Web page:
The previous probabilities were static estimates from date of presentation (nonconditional estimates). In this current analysis, we further explore dynamic estimates (conditional estimates) for those who maintained solitary unilateral retinoblastoma at specific timepoints (age 6, 9, 12, 18, 24, 30, 36, 48, and 60 months) to track the declining estimates for new tumor development over time.


  Methods Top


The medical records from the Ocular Oncology Services at Wills Eye Hospital, Thomas Jefferson University, Philadelphia, PA USA, were retrieved for all patients with retinoblastoma from June 16, 1972, to June 3, 2020, and specifically selecting those with solitary unilateral retinoblastoma at presentation. Inclusion criteria contained all new patients with unilateral retinoblastoma treated at our facility, whereas exclusion criteria encompassed those patients who received initial treatment elsewhere. This study was approved by the Institutional Review Board of Wills Eye Hospital, adhered to the tenets of the Declaration of Helsinki, and complied with the Health Insurance Portability and Accountability Act. Informed consent was obtained from all patients/families.

All patients were examined by a trained ocular oncologist (CLS), using indirect ophthalmoscopy, large fundus drawings, and ophthalmic imaging, including external photography, ultrasonography, fundus photography, fluorescein angiography, and optical coherence tomography at initial examination and for documentation, as needed at each subsequent examination. Magnetic resonance imaging was performed for evaluation of the orbit and brain when necessary. Each tumor was imaged, sized, and localized in the retina.

Data were recorded at each examination and documented on the patient's chart. The demographic data in this analysis included patient age (months), race (Caucasian, African American, Hispanic, Asian Indian, Asian Oriental, and others/unknown), and sex (male, female). The involved eye (right, left), family history of retinoblastoma, and retinoblastoma genetic status (germline, somatic) were also documented.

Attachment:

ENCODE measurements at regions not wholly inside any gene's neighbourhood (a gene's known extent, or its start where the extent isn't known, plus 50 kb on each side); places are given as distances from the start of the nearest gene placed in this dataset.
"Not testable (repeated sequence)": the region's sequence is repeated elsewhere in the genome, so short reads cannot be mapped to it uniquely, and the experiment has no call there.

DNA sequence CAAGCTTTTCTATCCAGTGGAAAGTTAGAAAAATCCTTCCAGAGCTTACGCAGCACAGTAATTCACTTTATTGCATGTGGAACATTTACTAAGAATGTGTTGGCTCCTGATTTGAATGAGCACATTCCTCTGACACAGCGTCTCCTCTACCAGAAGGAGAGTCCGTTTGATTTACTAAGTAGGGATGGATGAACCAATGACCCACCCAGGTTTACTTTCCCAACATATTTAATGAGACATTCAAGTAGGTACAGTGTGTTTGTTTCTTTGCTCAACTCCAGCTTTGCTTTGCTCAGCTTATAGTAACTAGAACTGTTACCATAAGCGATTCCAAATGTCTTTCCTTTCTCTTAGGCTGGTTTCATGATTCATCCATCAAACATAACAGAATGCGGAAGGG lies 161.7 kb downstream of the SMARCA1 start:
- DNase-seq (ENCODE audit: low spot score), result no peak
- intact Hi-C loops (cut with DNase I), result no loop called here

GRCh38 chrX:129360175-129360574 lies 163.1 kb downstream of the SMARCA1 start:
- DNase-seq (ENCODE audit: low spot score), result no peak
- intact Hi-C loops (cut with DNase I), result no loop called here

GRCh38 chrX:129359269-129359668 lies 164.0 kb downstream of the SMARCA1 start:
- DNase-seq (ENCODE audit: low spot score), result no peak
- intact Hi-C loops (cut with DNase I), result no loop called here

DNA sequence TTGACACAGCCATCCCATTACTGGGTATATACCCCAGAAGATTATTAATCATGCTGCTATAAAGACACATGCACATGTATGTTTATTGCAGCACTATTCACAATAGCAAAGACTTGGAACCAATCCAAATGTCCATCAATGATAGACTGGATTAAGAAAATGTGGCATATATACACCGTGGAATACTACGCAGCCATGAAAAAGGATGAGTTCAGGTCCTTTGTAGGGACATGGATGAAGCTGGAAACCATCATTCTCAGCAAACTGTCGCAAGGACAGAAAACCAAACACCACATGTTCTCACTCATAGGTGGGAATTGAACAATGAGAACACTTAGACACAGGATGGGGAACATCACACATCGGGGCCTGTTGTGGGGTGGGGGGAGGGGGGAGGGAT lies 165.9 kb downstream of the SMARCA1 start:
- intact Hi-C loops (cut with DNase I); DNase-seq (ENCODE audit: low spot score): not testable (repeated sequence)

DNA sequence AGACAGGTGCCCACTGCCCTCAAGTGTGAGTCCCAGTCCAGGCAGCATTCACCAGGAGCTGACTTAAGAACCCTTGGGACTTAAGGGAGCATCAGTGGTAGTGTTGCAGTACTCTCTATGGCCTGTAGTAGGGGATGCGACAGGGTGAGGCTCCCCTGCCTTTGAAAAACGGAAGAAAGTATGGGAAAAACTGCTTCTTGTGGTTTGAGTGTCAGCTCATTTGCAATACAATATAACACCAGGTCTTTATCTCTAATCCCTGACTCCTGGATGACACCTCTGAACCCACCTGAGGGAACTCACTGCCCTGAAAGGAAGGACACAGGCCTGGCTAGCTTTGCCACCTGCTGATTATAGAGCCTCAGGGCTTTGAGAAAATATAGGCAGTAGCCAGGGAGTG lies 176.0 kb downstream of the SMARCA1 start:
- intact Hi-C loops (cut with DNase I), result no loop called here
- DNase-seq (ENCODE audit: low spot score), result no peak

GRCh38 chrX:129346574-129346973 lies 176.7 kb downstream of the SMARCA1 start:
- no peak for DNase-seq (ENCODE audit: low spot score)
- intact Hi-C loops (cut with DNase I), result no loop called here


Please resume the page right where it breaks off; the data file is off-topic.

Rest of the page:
The clinical features at presentation included the International Classification of Retinoblastoma (ICRB)[9] group for each eye, largest tumor basal dimension (millimeters [mm]), tumor thickness (mm), main tumor anteroposterior location (macula, macula to equator, equator to ora, ciliary body, and iris), and main tumor quadrantic location (macula, superior, nasal, inferior, and temporal).

The treatment parameters were recorded. Retinoblastoma was managed by one or more of the following therapies including enucleation, intravenous chemotherapy (IVC; vincristine, etoposide, and carboplatin), intra-arterial chemotherapy (IAC; melphalan, topotecan), external beam radiotherapy, proton beam radiotherapy, plaque radiotherapy, and/or focal nonirradiative methods (laser photocoagulation, transpupillary thermotherapy, and cryotherapy). Supplementary treatments such as intravitreal chemotherapy (melphalan and/or topotecan) and focal non-irradiative therapy (laser photocoagulation, transpupillary thermotherapy, and cryotherapy) were used when necessary.

The main outcome was a conditional analysis of the formation of new retinoblastomas in either the ipsilateral or contralateral eye based on age survived (6, 9, 12, 18, 24, 30, 36, 48, and 60 months) without new tumors after presentation.

For each new tumor that was found after diagnosis, the following information was documented: age (months), tumor laterality (ipsilateral, contralateral), tumor anteroposterior location (macula, macula to equator, equator to ora), tumor quadrantic location (macula, superior, nasal, inferior, and temporal), tumor basal dimension (mm), and tumor thickness (mm). Secondary outcomes included trends in location of new tumors (anteroposterior, quadrantic) and size of new tumors (basal dimension, thickness) based on age at new tumor development and interval from initial presentation to the time of new tumor development.